Global Stocks and Wall St Futures Fall on Rate Hike Fears


People wearing face masks walk past a bank’s electronic board showing the Hong Kong stock index in Hong Kong, Friday, May 6, 2022. Asian stocks followed Wall Street’s slide on Friday on fears of that US interest rate hikes to combat inflation could stunt economic growth. (AP Photo/Kin Cheung)

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World stocks continued to slide on Wall Street on Friday as fears spread that US interest rate hikes to combat inflation could stunt economic growth.

London and Frankfurt opened lower. Shanghai, Hong Kong and Sydney all declined. Tokyo gained when trading resumed after a holiday.

Wall Street futures fell after the benchmark S&P 500 index sank 3.6% on Thursday as the optimism that fueled the previous day’s rally evaporated.

Investors are concerned whether the Federal Reserve, which raised its key interest rate by half a percentage point on Wednesday, can cool inflation without tipping the US economy into recession. Traders were briefly buoyed by Chairman Jerome Powell’s comment that the Fed was not considering further hikes.

“Clearly, investors had second thoughts about the Fed’s so-called ‘moderate hike,'” ING’s Rob Carnell said in a report. The probability is that “rate hikes will come quickly, but little or no prospect of a change in inflation in the short term.”

In early trading, London’s FTSE 100 lost 0.6% to 7,461.01 and Frankfurt’s DAX sank 0.9% to 13,772.99. The Paris CAC 40 lost 1.1% to 6,296.18.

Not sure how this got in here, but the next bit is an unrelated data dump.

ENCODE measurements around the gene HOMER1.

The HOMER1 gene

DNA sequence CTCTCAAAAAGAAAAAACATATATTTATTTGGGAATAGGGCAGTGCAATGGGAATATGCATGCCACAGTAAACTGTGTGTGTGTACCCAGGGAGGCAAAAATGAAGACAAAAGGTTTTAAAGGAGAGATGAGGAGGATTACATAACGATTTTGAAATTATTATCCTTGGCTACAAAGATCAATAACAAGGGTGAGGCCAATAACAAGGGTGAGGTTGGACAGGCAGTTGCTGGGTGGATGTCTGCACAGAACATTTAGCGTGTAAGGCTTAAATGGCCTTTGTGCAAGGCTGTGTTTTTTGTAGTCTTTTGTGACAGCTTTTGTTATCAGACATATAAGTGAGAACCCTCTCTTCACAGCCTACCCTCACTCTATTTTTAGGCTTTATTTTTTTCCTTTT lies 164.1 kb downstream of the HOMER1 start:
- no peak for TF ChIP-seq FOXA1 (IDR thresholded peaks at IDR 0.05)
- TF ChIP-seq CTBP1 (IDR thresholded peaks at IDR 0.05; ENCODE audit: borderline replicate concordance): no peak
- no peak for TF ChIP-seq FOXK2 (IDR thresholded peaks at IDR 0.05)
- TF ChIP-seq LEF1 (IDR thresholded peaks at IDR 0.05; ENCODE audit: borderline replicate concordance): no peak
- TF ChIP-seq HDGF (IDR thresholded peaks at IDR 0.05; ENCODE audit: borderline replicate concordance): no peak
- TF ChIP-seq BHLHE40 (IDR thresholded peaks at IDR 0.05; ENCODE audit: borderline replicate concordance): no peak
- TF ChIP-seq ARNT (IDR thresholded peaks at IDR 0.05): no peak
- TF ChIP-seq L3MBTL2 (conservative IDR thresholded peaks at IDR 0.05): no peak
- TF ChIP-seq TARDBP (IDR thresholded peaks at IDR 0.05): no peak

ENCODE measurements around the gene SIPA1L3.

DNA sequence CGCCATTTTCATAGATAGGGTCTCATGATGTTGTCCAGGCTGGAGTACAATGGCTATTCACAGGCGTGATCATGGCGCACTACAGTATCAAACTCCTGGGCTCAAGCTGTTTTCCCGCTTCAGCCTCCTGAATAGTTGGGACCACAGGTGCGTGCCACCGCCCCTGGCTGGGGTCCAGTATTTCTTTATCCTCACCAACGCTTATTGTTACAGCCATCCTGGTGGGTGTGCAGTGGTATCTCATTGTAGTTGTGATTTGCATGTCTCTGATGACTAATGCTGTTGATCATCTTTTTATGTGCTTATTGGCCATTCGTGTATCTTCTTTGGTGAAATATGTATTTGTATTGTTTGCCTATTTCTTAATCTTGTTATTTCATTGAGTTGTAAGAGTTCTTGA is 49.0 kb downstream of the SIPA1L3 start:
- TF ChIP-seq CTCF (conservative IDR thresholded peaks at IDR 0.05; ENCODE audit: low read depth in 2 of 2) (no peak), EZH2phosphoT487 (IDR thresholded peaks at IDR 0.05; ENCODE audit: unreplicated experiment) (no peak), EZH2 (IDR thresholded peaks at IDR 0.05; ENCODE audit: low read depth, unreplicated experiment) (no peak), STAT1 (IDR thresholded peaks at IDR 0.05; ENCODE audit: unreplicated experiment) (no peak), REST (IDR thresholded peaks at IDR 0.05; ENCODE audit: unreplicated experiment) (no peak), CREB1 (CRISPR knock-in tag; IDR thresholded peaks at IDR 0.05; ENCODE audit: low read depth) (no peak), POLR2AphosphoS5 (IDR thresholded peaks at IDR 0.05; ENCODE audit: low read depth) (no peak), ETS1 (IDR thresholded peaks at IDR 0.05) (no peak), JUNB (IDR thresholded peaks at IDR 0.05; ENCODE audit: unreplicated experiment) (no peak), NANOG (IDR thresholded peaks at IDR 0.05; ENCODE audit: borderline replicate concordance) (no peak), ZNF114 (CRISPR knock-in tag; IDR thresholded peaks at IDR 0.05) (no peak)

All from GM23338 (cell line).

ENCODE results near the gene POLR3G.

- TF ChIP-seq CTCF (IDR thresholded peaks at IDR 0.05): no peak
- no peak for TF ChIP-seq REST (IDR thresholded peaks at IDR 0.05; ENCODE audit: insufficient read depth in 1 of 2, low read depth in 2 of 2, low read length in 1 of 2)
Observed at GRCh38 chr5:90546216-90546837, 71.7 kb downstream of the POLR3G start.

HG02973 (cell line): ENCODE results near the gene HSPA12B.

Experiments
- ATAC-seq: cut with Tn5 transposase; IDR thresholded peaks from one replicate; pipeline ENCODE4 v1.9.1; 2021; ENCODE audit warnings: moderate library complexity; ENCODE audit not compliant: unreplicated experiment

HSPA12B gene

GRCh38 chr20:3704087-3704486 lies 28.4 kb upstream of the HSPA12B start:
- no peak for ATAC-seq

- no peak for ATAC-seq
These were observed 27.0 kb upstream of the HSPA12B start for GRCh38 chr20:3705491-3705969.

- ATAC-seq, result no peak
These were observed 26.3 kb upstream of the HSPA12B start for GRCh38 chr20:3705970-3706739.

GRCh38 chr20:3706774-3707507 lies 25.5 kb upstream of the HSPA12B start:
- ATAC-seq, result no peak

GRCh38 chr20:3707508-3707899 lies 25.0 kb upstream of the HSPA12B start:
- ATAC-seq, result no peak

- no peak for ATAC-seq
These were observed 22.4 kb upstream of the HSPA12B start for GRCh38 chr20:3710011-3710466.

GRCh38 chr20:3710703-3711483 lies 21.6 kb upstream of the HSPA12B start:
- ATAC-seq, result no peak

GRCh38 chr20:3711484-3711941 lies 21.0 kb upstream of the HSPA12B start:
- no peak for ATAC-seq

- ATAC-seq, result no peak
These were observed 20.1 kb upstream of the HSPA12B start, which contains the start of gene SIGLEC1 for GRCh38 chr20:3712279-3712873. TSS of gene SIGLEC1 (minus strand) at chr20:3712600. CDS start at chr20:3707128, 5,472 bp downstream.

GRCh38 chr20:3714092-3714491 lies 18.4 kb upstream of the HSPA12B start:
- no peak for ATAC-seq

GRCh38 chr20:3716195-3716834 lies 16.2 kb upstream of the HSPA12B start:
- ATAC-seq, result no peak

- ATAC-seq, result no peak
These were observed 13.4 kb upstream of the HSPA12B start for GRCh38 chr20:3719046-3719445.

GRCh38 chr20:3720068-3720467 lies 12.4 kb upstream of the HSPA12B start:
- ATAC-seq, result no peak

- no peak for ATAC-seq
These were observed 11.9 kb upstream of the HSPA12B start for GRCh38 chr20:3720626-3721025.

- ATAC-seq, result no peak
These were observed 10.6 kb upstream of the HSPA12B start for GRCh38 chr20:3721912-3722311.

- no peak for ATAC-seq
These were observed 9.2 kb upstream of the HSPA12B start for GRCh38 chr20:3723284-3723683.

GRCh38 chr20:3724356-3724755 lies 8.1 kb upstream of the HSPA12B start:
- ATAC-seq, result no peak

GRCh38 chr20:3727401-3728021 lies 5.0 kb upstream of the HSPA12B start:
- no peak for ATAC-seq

On Wall Street, futures for the S&P 500 and the Dow Jones Industrial Average rose 0.3%.

Also on Friday, the US government was due to report employment data.

On Thursday, the Dow lost 3.1% and the Nasdaq plunged 5%.

In Asia, the Shanghai Composite Index fell 2.2% to 3,001.56 and Hong Kong’s Hang Seng slumped 3.8% to 20,001.96. Tokyo’s Nikkei 225 added 0.7% to 27,003.56.

Seoul’s Kospi fell 1.2% to 2,644.51 and Sydney’s S&P-ASX 200 fell 2.2% to 7,205.60.

India’s Sensex lost 1.5% to 54,880.33. New Zealand and Southeast Asian markets also declined.

Russia’s war against Ukraine, high oil prices and global supply chain disruptions are adding to investor concern.

Also on Thursday, the Bank of England raised its benchmark rate to the highest level in 13 years, its fourth increase since December to cool British inflation from 30-year highs.

Oil prices remained above $100 a barrel despite Thursday’s decision by major oil producers to increase exports. European governments are considering an embargo on Russian oil and trying to line up other supplies in a tight market.

Benchmark US crude gained 96 cents to $109.22 in electronic trading on the New York Mercantile Exchange. The contract rose 45 cents to $108.26 on Thursday. Brent crude, the base price for international oil trading, rose 83 cents to $111.73 a barrel in London. It rose 76 cents the previous session to $110.90 a barrel.

The dollar rose to 130.67 yen from 130.40 yen on Thursday. The euro rose to $1.0574 from $1.0519.

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